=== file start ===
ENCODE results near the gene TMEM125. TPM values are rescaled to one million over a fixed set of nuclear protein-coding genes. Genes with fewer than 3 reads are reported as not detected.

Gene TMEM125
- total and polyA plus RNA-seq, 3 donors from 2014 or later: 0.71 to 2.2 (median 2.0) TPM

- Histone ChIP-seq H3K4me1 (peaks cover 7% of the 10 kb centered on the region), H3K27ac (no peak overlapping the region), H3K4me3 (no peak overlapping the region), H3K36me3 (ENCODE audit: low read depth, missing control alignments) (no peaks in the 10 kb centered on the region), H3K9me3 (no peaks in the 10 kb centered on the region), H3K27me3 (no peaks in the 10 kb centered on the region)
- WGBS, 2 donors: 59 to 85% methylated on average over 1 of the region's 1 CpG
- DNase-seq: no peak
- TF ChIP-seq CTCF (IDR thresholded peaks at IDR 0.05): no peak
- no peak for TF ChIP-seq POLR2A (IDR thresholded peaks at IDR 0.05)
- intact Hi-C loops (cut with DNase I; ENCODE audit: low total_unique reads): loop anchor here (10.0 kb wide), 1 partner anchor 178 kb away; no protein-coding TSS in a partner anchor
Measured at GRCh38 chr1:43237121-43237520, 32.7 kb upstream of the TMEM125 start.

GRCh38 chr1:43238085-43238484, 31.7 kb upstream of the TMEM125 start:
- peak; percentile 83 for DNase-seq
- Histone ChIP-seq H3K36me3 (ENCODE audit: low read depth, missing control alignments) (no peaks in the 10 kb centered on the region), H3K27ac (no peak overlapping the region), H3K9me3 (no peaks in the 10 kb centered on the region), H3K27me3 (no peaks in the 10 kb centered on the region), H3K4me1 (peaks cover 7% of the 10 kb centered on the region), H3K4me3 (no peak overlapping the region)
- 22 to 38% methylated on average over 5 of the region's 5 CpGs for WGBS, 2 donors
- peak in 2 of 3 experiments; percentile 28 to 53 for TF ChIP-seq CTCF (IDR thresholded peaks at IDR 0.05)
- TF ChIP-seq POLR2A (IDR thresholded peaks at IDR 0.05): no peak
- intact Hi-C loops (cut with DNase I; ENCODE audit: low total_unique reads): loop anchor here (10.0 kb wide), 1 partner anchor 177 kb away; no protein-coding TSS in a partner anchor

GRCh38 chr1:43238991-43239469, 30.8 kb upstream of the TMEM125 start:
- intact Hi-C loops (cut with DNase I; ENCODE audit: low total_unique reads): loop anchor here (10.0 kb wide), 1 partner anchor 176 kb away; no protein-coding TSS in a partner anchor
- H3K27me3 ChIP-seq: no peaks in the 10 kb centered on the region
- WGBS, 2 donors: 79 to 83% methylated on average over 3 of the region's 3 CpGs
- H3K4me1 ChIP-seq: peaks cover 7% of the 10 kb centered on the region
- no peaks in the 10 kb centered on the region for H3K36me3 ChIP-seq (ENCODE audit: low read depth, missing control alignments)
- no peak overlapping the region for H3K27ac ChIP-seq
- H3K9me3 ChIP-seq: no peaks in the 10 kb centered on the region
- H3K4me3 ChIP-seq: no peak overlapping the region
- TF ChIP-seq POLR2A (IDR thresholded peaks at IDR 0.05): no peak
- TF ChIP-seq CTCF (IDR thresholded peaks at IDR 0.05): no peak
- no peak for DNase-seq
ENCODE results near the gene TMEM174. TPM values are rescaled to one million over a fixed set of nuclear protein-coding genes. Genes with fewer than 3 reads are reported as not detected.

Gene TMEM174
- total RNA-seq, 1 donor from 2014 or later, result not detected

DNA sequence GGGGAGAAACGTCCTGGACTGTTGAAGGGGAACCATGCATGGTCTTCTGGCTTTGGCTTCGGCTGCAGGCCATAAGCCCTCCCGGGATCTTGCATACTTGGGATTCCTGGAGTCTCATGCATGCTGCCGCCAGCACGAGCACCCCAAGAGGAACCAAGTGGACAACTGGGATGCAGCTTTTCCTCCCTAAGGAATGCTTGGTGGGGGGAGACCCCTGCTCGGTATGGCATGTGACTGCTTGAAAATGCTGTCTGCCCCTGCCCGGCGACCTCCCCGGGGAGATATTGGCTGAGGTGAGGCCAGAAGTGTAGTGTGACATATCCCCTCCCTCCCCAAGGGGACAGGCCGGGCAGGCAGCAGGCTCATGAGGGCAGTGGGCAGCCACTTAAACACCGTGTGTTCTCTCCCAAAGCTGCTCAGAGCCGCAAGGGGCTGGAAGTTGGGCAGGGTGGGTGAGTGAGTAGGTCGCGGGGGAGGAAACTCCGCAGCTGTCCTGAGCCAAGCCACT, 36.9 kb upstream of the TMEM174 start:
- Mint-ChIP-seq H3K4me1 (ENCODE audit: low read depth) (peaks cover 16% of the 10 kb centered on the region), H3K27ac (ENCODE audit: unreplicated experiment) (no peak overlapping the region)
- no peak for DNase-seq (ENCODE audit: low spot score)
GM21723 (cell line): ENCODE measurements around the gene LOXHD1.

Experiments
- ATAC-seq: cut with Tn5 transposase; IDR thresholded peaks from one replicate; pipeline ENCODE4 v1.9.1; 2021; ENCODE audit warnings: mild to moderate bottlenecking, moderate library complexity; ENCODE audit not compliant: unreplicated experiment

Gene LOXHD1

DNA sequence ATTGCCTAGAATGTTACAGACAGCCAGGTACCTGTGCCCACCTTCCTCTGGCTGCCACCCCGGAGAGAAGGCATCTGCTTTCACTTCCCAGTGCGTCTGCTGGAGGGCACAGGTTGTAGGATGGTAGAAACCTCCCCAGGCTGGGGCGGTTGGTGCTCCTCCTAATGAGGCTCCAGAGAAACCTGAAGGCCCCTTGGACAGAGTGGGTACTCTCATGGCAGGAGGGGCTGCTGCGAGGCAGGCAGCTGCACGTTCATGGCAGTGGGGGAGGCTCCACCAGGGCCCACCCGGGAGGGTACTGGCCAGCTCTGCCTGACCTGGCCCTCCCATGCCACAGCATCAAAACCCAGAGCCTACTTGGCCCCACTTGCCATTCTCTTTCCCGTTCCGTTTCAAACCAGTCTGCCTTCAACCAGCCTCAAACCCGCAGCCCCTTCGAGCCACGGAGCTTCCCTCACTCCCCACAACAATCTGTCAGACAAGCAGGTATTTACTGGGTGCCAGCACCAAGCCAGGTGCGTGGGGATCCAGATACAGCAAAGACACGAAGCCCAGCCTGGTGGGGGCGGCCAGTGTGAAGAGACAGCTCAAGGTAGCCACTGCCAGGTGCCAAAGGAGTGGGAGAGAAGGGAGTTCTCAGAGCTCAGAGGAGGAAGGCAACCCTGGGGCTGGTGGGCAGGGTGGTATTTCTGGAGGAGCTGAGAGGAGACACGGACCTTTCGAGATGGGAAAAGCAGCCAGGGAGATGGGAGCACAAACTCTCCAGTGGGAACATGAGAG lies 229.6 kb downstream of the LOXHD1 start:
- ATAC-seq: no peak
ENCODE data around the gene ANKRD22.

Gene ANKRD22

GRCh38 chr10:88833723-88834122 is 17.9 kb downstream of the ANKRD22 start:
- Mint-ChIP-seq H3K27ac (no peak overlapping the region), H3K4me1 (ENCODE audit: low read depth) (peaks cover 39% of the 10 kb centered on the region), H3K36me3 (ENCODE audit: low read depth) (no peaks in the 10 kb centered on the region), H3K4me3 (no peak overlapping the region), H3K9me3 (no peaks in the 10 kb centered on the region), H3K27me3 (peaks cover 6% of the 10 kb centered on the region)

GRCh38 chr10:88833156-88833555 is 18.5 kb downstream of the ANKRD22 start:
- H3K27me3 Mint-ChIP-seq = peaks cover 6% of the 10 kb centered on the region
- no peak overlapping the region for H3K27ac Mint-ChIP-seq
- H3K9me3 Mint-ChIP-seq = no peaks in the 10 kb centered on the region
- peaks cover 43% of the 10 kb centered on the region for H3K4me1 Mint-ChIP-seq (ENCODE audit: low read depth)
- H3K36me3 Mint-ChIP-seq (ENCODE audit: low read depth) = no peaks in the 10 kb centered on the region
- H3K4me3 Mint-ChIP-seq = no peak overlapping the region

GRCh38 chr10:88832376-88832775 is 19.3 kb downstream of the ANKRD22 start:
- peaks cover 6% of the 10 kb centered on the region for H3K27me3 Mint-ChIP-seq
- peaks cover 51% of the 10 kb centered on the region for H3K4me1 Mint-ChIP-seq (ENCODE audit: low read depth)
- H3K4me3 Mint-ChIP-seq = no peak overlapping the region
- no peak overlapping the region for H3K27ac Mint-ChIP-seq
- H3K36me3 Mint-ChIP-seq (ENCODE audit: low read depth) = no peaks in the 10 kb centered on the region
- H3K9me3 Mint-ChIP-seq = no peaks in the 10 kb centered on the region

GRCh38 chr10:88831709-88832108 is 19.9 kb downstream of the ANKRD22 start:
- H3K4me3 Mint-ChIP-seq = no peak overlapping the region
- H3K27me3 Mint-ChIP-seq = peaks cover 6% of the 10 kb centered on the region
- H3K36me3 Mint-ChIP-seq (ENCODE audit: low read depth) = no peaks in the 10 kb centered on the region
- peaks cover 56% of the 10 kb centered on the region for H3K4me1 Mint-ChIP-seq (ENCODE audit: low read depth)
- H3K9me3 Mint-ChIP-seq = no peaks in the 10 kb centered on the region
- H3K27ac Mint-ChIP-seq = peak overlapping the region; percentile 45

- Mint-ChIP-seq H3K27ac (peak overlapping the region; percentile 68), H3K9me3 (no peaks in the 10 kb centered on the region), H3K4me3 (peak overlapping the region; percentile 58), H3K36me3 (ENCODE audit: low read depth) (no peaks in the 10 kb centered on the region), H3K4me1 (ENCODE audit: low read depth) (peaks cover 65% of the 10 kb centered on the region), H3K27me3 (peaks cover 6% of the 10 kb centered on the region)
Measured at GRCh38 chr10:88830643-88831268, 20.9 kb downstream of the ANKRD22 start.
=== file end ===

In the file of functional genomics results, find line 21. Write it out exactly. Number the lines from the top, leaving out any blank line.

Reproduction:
- WGBS, 2 donors: 79 to 83% methylated on average over 3 of the region's 3 CpGs